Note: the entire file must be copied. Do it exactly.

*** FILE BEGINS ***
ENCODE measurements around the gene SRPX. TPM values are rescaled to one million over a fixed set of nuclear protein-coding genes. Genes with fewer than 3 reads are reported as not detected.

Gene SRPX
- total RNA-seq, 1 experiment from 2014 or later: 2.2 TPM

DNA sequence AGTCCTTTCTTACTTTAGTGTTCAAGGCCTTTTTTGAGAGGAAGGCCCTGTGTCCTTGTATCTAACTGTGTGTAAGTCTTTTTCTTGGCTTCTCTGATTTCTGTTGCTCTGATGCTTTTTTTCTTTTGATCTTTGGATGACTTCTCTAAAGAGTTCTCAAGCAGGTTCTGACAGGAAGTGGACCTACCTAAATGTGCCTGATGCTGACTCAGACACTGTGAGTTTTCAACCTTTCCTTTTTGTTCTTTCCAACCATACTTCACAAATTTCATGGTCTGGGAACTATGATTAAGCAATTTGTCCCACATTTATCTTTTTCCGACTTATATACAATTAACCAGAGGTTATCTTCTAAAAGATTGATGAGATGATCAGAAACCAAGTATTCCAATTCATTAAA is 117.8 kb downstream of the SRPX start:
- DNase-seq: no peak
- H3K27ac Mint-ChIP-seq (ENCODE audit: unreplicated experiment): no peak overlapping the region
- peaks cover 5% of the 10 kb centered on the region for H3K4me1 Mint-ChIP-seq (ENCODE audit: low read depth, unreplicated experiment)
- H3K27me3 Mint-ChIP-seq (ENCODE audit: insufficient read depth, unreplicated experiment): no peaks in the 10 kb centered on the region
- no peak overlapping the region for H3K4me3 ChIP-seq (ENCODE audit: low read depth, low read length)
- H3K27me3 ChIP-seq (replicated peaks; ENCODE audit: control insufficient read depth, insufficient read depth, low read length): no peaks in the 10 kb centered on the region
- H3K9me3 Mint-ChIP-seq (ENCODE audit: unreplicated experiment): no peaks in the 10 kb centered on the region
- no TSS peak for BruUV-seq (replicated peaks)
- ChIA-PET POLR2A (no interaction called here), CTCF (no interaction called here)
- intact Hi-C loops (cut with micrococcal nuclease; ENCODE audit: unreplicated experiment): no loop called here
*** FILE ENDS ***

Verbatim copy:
ENCODE measurements around the gene SRPX. TPM values are rescaled to one million over a fixed set of nuclear protein-coding genes. Genes with fewer than 3 reads are reported as not detected.

Gene SRPX
- total RNA-seq, 1 experiment from 2014 or later: 2.2 TPM

DNA sequence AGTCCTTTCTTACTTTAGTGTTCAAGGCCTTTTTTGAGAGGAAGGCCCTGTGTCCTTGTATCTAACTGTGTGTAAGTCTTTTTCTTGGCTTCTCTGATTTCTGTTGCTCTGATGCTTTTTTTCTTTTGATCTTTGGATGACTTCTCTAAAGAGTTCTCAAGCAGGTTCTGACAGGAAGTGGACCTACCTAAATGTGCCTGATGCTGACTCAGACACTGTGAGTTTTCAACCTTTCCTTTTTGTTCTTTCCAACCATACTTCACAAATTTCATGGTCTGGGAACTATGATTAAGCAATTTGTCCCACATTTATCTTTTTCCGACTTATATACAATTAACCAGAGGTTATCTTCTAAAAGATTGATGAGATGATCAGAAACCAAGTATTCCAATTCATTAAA is 117.8 kb downstream of the SRPX start:
- DNase-seq: no peak
- H3K27ac Mint-ChIP-seq (ENCODE audit: unreplicated experiment): no peak overlapping the region
- peaks cover 5% of the 10 kb centered on the region for H3K4me1 Mint-ChIP-seq (ENCODE audit: low read depth, unreplicated experiment)
- H3K27me3 Mint-ChIP-seq (ENCODE audit: insufficient read depth, unreplicated experiment): no peaks in the 10 kb centered on the region
- no peak overlapping the region for H3K4me3 ChIP-seq (ENCODE audit: low read depth, low read length)
- H3K27me3 ChIP-seq (replicated peaks; ENCODE audit: control insufficient read depth, insufficient read depth, low read length): no peaks in the 10 kb centered on the region
- H3K9me3 Mint-ChIP-seq (ENCODE audit: unreplicated experiment): no peaks in the 10 kb centered on the region
- no TSS peak for BruUV-seq (replicated peaks)
- ChIA-PET POLR2A (no interaction called here), CTCF (no interaction called here)
- intact Hi-C loops (cut with micrococcal nuclease; ENCODE audit: unreplicated experiment): no loop called here